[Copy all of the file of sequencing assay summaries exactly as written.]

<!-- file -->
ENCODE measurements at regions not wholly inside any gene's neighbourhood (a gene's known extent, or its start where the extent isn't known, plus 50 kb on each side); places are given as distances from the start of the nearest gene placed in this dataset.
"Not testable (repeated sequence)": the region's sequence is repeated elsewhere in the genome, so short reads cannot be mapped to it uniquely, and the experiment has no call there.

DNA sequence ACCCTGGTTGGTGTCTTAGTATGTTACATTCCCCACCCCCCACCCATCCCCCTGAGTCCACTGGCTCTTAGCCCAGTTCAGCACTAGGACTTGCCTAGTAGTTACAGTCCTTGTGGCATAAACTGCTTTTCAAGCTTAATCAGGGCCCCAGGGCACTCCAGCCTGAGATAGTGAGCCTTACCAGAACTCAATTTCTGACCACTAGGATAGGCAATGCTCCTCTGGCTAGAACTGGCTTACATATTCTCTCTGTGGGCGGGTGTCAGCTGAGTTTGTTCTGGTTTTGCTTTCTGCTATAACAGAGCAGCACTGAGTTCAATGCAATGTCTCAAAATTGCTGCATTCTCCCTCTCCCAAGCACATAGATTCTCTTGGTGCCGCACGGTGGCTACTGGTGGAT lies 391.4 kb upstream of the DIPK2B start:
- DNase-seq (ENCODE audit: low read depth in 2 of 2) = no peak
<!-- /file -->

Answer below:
ENCODE measurements at regions not wholly inside any gene's neighbourhood (a gene's known extent, or its start where the extent isn't known, plus 50 kb on each side); places are given as distances from the start of the nearest gene placed in this dataset.
"Not testable (repeated sequence)": the region's sequence is repeated elsewhere in the genome, so short reads cannot be mapped to it uniquely, and the experiment has no call there.

DNA sequence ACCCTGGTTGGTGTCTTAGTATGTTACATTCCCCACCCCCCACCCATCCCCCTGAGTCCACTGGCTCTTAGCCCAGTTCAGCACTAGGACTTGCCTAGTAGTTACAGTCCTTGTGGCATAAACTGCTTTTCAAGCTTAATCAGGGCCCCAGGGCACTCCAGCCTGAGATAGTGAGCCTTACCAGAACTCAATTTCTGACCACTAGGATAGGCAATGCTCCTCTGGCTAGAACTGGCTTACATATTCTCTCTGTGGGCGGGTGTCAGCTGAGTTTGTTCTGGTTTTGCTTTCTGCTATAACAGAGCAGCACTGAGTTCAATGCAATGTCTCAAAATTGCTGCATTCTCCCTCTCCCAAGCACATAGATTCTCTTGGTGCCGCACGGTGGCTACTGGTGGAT lies 391.4 kb upstream of the DIPK2B start:
- DNase-seq (ENCODE audit: low read depth in 2 of 2) = no peak